Sunderland Facebook yob launched sledgehammer attack on grandad's home

Jordan Cuthill.
Jordan Cuthill.

A Facebook brute smashed his way into a grandad's home with a sledgehammer over a "liked" photograph on his former girlfriend's profile.

Jordan Cuthill was "massively offended" when he saw his former partner's picture had come to the attention of the married grandad on the social media site and that it had been "liked" by him.

Newcastle Crown Court heard the 26-year-old initially used his own profile to post remarks and messages which were directed at the grandad and grew more and more threatening.

The Internet exchanges took a sinister twist in the early hours of July 17 when Cuthill raided his victim's home, with two pals, while he and his family were asleep.

Prosecutor Jolyon Perks told the court: "It was around 6am, he woke to the sound of his kitchen door being smashed in.

"He ran down into the kitchen and could see the defendant, holding a sledgehammer above his head, with two other males.

"He said he looked completely crazy and spaced out, he had a grin on his face."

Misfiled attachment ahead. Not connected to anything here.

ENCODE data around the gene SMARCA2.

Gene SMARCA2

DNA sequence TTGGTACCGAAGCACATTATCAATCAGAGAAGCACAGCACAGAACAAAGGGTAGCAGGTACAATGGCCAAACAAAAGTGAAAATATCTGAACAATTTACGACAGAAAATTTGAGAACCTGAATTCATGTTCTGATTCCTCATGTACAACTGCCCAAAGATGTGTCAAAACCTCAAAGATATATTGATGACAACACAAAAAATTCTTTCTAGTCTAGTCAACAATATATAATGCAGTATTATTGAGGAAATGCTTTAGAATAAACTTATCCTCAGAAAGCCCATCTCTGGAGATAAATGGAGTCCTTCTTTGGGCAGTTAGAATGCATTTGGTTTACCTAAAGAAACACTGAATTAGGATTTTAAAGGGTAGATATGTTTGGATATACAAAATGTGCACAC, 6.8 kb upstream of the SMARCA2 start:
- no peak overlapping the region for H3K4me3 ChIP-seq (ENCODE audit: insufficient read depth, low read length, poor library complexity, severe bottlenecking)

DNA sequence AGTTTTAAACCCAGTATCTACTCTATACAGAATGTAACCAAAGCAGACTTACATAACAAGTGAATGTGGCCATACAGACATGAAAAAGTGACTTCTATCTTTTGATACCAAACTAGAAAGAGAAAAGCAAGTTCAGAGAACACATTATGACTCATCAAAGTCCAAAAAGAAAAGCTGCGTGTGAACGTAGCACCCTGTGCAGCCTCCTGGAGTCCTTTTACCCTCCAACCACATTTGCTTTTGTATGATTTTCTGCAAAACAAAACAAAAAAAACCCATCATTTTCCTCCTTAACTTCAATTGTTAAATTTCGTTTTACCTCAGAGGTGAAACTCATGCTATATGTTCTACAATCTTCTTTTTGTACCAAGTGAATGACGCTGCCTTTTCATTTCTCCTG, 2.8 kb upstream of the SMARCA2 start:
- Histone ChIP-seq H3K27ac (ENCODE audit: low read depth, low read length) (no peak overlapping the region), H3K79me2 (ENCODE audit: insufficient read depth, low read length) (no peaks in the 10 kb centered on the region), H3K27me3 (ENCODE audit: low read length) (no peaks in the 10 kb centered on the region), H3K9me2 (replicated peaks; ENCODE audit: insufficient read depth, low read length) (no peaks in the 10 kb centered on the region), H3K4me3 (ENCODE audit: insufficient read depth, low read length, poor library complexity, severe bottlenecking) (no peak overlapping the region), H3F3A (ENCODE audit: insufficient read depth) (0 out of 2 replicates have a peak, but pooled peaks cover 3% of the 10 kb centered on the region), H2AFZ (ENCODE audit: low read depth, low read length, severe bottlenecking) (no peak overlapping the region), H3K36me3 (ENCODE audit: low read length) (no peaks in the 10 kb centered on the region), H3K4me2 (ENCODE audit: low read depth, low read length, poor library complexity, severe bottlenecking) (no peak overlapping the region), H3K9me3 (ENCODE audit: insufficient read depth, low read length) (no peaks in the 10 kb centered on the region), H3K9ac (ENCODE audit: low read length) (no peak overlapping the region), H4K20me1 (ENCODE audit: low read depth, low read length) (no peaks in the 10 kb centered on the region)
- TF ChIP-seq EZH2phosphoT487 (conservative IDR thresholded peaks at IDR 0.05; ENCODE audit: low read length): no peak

Cuthill left the house in Houghton without causing any injury.

But a little girl who was asleep in the house that night was "scared to death" by what happened and other family members were left in fear.

The court heard after the raid was reported to the police, Cuthill, who already had a criminal record, took to Facebook again and threatened he would have the victim killed if he did not withdraw the complaint.

Cuthill, of Swaledale Crescent, Houghton, admitted affray, causing criminal damage and witness intimidation.

Judge Amanda Rippon sentenced him to two years' imprisonment, suspended for two years with rehabilitation requirements and a four-month, night time, curfew.

The judge said the main reason that the jail term could be suspended was that Cuthill had been behind bars on remand since his arrest, the longest time he has ever spent in custody.

The judge said Cuthill's behaviour was "juvenile, ridiculous and criminal" .

She told Cuthill he needed to "adjust to the way of Facebook".

Judge Rippon added: "Young women put pictures on Facebook in the hope people will like it and lots of people do.

"It doesn't mean more than that."

Paul Rooney, defending, said Cuthill has a job offer, which he is keen to take up immediately.

The court heard Cuthill has told officials that the time on remand has done him "the world of good".